Grades/Level: High School (9–12)
Subjects: Visual Arts, English–Language Arts
Time Required: Single Class Lesson
1 class period and homework
Author: J. Paul Getty Museum Education Staff

For the Classroom


Lesson Plans

Lesson Overview

Students identify the narrative elements in a work of art and learn how artists use symbolic imagery to communicate the larger narrative of a person's life. Students then write their own narratives about an historic figure and use visual symbols to create an image about that person that communicates important events in his or her personal narrative.

Learning Objectives

Students should be able to:
• interpret narratives depicted in a work of art.
• write a biographical narrative about an historic person.
• develop visual symbols that represent moments in a narrative and use these symbols to create an image based on a written narrative.

Materials

• Reproduction of The Birth of Alexander by the Master of the Jardin de vertueuse consolation
• Background information about The Birth of Alexander, found by clicking on the thumbnail below
• Background information about illuminated manuscripts See About Illuminated Manuscripts in the Getty's online curriculum Looking at Manuscripts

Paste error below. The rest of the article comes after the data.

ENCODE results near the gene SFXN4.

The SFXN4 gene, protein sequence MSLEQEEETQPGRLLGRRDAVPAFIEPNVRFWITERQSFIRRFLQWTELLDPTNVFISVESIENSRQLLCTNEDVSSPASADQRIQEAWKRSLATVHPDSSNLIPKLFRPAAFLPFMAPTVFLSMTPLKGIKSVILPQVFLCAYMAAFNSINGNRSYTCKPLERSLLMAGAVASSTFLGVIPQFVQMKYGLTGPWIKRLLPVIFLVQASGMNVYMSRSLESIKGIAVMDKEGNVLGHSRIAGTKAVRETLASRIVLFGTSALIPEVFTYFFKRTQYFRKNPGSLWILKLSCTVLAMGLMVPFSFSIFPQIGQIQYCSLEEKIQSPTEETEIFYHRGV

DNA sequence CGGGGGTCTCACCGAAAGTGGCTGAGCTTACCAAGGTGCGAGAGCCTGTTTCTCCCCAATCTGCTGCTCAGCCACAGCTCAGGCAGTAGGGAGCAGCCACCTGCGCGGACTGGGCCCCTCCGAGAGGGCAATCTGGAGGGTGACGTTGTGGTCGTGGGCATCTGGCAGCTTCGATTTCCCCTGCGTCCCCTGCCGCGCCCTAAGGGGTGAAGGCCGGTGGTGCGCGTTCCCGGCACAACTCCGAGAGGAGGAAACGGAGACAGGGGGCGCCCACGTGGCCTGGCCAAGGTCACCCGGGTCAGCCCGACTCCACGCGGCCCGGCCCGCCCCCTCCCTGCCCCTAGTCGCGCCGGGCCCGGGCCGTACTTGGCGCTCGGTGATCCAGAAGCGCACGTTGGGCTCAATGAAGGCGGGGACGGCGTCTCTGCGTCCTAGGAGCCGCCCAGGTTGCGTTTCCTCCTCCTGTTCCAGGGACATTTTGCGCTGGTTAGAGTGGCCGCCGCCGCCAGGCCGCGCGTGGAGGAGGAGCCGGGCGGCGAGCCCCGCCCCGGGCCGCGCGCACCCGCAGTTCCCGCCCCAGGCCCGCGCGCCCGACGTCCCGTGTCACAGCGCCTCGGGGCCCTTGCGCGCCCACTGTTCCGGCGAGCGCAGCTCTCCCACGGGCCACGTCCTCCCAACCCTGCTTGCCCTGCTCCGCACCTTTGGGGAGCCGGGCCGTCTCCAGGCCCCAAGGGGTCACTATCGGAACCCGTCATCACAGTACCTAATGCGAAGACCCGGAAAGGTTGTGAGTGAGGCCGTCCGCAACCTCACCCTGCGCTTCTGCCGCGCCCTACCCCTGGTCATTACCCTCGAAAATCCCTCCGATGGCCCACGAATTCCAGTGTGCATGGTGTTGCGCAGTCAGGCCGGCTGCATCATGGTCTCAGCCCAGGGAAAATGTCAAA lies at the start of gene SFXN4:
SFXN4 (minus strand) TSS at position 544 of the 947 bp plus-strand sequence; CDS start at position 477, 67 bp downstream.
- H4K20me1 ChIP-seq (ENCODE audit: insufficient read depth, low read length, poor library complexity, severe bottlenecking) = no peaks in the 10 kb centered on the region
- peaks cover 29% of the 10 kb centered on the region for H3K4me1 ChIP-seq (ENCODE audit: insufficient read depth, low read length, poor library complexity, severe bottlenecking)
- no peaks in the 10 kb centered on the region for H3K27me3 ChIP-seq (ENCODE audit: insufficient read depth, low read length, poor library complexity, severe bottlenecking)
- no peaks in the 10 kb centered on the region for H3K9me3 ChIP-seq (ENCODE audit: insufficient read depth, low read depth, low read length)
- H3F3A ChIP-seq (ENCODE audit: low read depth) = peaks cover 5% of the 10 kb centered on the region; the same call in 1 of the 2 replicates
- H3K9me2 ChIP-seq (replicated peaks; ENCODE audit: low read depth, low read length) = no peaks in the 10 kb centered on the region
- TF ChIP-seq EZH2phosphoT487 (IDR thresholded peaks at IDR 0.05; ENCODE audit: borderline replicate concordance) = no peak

• Supplies appropriate for making a two-dimensional work of art on paper, such as pencils, crayons, markers, paint, and/or collage materials

Lesson Steps

1. Begin the lesson with a 30-second look exercise, using a reproduction of The Birth of Alexander from The Book of the Deeds of Alexander the Great. (Instructions for this exercise are available in this lesson:Thirty-Second Look.)

After students have discussed their first impressions, and you have gone back to the image for a second look, tell them that they will be discussing the narrative aspects of the painting. Use the following cues and questions:
• On the left side of the image, a newborn baby sits on his mother's lap. What do the gestures of the other women tell us about their reaction to the child?